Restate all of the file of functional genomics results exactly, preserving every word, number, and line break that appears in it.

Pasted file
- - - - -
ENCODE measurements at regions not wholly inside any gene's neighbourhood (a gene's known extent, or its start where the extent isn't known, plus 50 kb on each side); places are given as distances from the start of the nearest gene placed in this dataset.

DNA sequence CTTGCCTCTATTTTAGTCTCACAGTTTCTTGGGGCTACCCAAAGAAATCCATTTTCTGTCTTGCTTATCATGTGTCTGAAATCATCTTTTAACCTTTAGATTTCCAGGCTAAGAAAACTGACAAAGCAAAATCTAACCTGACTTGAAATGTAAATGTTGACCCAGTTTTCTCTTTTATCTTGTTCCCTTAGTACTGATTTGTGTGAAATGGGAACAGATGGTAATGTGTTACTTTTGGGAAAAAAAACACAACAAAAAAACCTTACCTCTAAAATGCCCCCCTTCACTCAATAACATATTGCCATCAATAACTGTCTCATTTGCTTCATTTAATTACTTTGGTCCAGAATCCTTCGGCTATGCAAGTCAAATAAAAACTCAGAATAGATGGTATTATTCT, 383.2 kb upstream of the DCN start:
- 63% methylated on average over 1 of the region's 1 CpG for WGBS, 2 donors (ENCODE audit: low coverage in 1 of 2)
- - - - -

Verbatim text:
ENCODE measurements at regions not wholly inside any gene's neighbourhood (a gene's known extent, or its start where the extent isn't known, plus 50 kb on each side); places are given as distances from the start of the nearest gene placed in this dataset.

DNA sequence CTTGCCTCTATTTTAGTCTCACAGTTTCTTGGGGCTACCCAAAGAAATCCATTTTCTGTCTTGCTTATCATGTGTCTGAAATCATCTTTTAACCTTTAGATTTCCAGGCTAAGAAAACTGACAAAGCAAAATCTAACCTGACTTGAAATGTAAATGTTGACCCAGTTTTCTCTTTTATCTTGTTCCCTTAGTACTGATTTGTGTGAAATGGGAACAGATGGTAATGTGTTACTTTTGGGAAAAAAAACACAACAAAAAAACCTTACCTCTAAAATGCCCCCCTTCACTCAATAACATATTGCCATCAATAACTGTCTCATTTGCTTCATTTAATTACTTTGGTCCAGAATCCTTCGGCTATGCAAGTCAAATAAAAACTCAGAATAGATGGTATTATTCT, 383.2 kb upstream of the DCN start:
- 63% methylated on average over 1 of the region's 1 CpG for WGBS, 2 donors (ENCODE audit: low coverage in 1 of 2)